Recruitment is one of the basic processes of all of the HR processes that the companies have to set. At the same time, it is one of the things that a new candidate (and possibly a future employee) encounters when first getting in touch with your company.
In this article I aim to provide a general understanding of hiring as a process and options the companies have – how the recruitment can be set from an organisational perspective – rather than going into operational details. However, I will comment on some recruitment basics and terms to give a better overall understanding. This should help SME business owners and founders to orient themselves on the topic and make informed strategic decisions when needed.
It is all connected.
At the same time, the operational part of the recruitment is as crucial as strategic. The overall mastery of the talent acquisition will aid you fill your company with engaged and determined employees. For them, it all starts there!
HR vs. Recruitment
I would like to touch on the subject of what “HR” actually is. For many SME (and other) businesses, HR work = recruitment.
Well, that is a completely wrong assumption.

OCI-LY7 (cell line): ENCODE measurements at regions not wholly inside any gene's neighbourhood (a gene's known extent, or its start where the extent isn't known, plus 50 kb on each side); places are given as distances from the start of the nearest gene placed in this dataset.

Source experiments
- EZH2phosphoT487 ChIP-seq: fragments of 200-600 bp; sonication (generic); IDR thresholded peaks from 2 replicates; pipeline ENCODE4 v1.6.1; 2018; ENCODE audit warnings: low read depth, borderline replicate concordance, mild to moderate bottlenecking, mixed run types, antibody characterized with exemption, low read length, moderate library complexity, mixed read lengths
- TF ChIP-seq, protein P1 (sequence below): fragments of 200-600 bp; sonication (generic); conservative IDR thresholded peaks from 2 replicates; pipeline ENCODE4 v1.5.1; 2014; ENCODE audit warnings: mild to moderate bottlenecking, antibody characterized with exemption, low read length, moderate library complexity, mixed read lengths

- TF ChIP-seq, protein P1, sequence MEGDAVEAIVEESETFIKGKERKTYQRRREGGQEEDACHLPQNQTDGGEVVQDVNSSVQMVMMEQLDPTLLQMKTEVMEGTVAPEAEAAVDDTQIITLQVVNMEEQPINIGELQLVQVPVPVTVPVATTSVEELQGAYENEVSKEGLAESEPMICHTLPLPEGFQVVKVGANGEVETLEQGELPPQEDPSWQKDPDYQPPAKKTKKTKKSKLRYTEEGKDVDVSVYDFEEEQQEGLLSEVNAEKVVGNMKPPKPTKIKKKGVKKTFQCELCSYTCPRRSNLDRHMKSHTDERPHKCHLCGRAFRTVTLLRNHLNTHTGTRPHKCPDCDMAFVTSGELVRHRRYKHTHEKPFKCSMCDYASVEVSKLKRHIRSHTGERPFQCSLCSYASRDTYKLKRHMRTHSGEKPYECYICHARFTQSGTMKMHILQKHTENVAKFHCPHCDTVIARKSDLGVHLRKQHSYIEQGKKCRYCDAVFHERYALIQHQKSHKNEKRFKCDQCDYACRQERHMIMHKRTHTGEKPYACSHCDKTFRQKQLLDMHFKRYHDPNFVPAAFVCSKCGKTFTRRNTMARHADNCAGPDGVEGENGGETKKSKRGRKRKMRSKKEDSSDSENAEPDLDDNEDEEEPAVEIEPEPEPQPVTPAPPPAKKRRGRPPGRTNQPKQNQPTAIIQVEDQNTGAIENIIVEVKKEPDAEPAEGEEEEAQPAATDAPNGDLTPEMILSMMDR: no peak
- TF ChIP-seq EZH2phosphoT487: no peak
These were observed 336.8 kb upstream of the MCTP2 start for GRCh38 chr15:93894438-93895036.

In terms of main business pillars, human resources takes position within one of the four main pillars along with financial, information and material resources. A strategic approach to HR management takes information from the business environment, from outside the organisation, from within. To put it simply, it translates all of those inputs – the context – into visions, missions, approaches, tools and operational steps to create value for all of the stakeholders involved (investors, managers, employees,…).
In terms of the so-called employee lifecycle (see the image above), HR work steps in with tools and solutions in all of the parts of the cycle. Each period is different, yet they are all connected. The HR work is not recruitment exclusive.
What to consider
When thinking about recruitment, there are some points you should always consider. Let me walk you through the popular buzzwords.
Company culture and employer brand